Theory of Mind
Theory of mind refers to the ability to understand the desires, intentions and beliefs of others, and is a skill that develops between 3 and 5 years of age in typically developing children.
Relevance to autism:
Theory of mind is impaired in people with autism. One of the earliest tests for theory of mind is the false-belief test developed by Simon Baron-Cohen and Uta Frith1. In the classic version of the test, a little girl named Sally puts a ball into a basket and goes out for a walk. While she is away, another little girl named Anne takes the ball out of the basket and puts it into a box. When Sally comes back, she wants to play with the ball. Where, the children are asked, will Sally look for the ball? 'In the box,' children with autism answer, unable to imagine that Sally might be operating under a false belief.
In 1985, Baron-Cohen, Frith and Alan Leslie reported that children with autism systematically fail the false-belief test. Children with Down syndrome pass the test, despite having lower intelligence quotients than those with autism2. The researchers concluded that autism leads to a delay in the development of theory of mind, and that people with autism have difficulty understanding the mental states of others.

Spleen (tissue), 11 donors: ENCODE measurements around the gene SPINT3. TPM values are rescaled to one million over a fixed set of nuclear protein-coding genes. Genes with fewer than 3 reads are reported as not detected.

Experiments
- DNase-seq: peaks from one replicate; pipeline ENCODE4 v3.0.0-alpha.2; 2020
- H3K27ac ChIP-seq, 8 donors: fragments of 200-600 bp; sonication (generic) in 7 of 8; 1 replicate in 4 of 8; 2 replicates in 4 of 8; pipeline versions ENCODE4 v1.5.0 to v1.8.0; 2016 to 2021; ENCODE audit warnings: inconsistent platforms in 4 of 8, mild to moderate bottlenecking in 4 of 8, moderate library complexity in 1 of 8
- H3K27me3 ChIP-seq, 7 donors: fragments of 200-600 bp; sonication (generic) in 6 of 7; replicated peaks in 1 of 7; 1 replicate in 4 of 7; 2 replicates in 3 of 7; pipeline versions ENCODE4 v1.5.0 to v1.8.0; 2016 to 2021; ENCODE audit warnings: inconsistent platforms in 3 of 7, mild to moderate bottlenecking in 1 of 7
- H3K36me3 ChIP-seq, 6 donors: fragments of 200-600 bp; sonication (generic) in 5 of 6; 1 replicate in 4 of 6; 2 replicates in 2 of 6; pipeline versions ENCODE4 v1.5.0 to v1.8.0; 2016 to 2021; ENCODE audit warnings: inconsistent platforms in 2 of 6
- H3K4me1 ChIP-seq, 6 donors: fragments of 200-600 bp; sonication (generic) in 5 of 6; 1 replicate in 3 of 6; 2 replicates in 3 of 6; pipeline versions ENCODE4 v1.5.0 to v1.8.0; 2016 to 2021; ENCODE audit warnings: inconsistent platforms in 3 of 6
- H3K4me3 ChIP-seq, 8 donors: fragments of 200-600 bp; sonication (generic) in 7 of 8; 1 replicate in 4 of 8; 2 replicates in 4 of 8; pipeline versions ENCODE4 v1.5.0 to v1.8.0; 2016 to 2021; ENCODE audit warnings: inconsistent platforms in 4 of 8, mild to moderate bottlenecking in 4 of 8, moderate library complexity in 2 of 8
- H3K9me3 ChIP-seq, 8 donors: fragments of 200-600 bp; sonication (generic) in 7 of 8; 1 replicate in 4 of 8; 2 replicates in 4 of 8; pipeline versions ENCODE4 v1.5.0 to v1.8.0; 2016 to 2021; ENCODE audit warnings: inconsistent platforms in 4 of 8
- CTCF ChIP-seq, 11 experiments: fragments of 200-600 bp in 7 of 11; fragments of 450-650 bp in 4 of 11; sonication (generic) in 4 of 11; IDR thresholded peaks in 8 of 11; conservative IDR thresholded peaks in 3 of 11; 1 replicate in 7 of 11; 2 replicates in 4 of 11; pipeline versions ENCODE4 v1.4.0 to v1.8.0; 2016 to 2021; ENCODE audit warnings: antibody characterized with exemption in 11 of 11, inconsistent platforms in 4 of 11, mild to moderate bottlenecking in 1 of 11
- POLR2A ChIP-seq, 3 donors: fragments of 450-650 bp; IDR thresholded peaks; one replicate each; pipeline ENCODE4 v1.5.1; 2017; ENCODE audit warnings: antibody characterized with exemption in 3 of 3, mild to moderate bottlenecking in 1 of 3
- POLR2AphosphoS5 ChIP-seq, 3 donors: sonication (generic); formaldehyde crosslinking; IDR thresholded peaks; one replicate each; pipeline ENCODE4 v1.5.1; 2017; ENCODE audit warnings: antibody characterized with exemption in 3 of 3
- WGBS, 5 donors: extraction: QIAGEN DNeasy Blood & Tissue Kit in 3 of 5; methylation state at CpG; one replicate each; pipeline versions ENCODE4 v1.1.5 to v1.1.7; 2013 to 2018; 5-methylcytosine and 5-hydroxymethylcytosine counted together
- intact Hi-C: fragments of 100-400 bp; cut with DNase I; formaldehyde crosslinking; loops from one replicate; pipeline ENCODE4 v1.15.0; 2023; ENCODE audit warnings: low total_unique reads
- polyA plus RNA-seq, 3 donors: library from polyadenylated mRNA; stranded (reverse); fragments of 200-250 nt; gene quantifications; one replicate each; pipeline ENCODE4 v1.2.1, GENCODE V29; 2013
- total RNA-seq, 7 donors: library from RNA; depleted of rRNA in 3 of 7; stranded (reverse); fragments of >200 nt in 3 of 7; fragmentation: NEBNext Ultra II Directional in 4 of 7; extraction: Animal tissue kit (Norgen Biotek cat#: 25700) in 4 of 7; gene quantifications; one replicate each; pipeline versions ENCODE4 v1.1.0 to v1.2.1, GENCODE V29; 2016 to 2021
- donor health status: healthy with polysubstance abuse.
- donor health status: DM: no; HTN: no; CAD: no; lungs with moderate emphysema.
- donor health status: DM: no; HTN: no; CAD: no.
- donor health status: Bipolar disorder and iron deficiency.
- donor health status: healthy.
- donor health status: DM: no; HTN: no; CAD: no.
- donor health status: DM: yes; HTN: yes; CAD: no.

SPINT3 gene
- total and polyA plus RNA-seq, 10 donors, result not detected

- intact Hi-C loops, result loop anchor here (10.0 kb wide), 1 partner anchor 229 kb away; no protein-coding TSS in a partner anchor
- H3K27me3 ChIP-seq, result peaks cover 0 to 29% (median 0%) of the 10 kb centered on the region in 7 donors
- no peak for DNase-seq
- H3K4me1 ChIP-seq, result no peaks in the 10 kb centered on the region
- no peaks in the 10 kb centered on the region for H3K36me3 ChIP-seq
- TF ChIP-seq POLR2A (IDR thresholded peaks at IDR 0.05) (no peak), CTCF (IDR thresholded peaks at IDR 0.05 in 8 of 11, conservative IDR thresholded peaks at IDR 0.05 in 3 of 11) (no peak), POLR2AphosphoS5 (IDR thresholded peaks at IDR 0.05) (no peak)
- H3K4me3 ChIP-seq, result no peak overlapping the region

However, researchers stress that it is important to distinguish false-belief tasks, which rely on language, from full-fledged theory of mind, which is more deeply impaired in people with autism.
Some children and adults with autism can pass false-belief tests, for example. But they show more difficulty with theory of mind tasks that do not allow them to reason through a problem. For example, a 2011 study reported that highly intelligent young adults with autism express tend not to weigh intention and outcome when engaged in moral reasoning3.
Other studies have pointed to a biological basis for impaired theory of mind in people with autism5,6. Finally, much research suggests that different aspects of language are important for developing theory of mind7. These include communication in social contexts, such as between mother and child or in peer interactions, knowledge of words and concepts referring to mental states and complex grammar, especially sentence structures used to express mental states.
Astington J. and J. Baird (Eds.) Why language matters for theory of mind. Oxford: Oxford University Press (2005) (7)